With health, not being perfect is OK

"Now when I exercise, I am thinking about how I am increasing my athletic ability," Connie Sievers says.

Story highlights

  • Connie Sievers says she realized she would never be perfect in quest to lose weight
  • Instead, Sievers has started focusing on her overall health and fitness
  • Follow her journey training for a triathlon on Twitter @TriHardConnie
I am 52 years old.
I was not overweight for the first 32 years of my life. Then the emotional stress of losing my daughter to leukemia caused me to gain 70 pounds.
Over the last 20 years, I have attempted to lose that weight many times, always with the notion that this time I would be perfect. It was all or nothing. When I couldn't maintain perfection, I stopped trying. I felt bad about myself, which led to increased emotional eating and less exercise.
It was a vicious cycle.
This journey is different. I do not consider this an attempt to lose weight but rather to improve my health and become stronger.
This journey is about making lasting changes and understanding that I do not need to be perfect to make those changes. It's about learning to be nice to myself instead of feeling bad when I do not make the best choice.
In my earlier attempts, my only goal was to lose weight. I would start by doing hours and hours of cardio each week. I would follow the prescribed diet perfectly. I always had fantastic results in the first few weeks, but eventually, the weight loss would begin to slow.
I stopped exercising as often, and I started to eat foods not on the prescribed diet plan. This was referred to as "cheating," which only made me feel worse about myself. Being told that I was "cheating" was not helpful; it just reinforced that all or nothing mentality.
So I would eat tons of junk during the first few days of the week and then extremely limit my caloric intake in the days before a weigh-in. I wouldn't drink water on the day of weigh-in so the number on the scale would go down. If I knew I had gained weight that week, I would just skip the meeting.
This journey is different. To have lasting success I must focus on total health. My previous weight loss attempts were sprints. This is a marathon (well, really it's a triathlon!), making lasting changes over the rest of my life. Beating myself up over a bad choice does not need to happen, because making better choices most of the time is what matters.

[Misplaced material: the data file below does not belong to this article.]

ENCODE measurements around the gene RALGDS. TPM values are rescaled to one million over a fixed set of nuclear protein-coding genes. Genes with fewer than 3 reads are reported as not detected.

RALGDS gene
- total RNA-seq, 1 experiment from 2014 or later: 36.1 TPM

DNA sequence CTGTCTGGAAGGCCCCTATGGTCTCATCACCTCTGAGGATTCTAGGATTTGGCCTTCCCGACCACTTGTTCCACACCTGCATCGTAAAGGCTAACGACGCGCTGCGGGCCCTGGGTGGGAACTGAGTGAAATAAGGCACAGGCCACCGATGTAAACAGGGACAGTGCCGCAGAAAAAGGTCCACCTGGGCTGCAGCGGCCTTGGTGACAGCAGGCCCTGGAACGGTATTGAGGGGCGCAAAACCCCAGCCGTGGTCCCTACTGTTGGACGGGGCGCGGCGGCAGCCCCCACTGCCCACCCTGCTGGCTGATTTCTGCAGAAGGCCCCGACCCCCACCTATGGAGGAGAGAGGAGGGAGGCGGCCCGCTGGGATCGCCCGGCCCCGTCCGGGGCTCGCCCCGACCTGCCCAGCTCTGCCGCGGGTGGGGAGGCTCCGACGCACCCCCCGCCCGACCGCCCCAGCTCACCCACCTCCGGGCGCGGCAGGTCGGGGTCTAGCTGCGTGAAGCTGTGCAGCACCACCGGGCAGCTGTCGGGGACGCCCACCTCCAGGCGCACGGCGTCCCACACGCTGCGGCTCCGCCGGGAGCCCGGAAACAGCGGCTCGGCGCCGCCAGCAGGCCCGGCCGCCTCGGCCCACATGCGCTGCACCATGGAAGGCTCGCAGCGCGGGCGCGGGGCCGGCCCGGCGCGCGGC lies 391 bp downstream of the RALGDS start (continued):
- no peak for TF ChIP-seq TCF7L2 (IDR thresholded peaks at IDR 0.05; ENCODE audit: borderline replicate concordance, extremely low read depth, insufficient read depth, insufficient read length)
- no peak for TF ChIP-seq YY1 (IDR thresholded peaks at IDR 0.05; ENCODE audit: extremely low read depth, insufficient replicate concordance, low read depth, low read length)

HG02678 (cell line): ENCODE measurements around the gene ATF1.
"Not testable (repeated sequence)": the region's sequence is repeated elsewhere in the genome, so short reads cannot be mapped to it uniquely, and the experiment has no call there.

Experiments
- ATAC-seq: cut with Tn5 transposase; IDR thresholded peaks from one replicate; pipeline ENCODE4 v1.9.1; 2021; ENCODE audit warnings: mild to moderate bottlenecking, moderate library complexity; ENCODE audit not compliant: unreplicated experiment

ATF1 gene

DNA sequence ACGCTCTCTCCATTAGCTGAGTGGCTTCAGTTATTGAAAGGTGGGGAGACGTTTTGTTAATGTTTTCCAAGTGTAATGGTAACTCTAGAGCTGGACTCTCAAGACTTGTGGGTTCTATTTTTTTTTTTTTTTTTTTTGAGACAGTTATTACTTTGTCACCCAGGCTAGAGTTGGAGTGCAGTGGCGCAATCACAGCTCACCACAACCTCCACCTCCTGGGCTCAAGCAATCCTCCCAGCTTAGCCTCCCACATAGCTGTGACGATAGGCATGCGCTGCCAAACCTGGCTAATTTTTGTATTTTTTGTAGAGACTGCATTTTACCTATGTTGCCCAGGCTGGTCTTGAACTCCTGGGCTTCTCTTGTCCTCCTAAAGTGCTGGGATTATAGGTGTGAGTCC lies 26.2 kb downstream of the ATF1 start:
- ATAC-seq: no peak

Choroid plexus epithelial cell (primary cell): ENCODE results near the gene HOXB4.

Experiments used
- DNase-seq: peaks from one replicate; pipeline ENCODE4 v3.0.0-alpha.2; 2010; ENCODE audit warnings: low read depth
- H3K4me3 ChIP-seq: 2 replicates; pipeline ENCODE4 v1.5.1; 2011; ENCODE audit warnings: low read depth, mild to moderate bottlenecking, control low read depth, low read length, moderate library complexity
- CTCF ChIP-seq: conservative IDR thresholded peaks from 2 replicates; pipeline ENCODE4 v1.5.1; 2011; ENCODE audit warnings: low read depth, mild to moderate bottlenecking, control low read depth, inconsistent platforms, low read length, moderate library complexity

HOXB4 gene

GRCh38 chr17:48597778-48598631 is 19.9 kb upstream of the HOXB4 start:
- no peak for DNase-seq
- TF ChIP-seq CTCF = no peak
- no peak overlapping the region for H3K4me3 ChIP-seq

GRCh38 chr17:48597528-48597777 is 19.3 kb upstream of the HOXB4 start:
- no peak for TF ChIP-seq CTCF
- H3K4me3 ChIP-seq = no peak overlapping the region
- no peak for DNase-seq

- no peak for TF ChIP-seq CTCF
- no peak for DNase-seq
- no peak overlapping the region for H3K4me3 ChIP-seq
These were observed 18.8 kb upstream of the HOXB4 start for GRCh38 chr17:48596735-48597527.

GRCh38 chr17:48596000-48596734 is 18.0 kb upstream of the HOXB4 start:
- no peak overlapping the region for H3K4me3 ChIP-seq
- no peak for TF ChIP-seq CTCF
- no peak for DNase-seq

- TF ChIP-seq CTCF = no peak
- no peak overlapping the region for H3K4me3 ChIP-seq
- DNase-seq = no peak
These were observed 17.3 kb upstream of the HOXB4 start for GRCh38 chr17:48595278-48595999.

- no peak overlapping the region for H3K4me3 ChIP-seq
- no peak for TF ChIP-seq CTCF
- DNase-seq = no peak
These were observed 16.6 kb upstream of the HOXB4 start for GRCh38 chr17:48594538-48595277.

Better nutritional choices are a part of my journey. I ran across a quote not long ago that said, "Every time we eat, we are either fighting disease or feeding it." As I choose what to eat, I try to reflect upon that quote.
I eat more vegetables, include protein at each meal, and have cut out some of the sugar and non-whole-grain carbs. All of my food choices are not perfect, and that is OK. It is not all or nothing!
Exercise, specifically training for the Nautica Malibu Triathlon, is also a part of my journey. Now when I exercise, I am thinking about how I am increasing my athletic ability, endurance and strength. I am not thinking about how this exercise is helping me lose weight, or how many calories I am burning. My form or pace is not perfect, and that is OK.
Our assigned strength training is different than anything I have done before. Some exercises were almost impossible when I first started and remain challenging. I still do not do them with the perfect grace of people in the YouTube videos, and that is OK.
In fact, Coach April tells us that once a strength exercise becomes easy, it is time to add something new. That "new" may include doing it on top of a Bosu ball, doing it on one leg, getting lower, increasing reps, etc. There is always a next challenge.
My new energy, endurance, balance, strength and athletic ability will help me as I get older. My body aches are gone, and the motivation to keep moving comes from the knowledge that I can do so much more now than when I started a few months ago.
The crew at CNN Fit Nation constantly remind us to "keep moving forward." That's what I intend to do.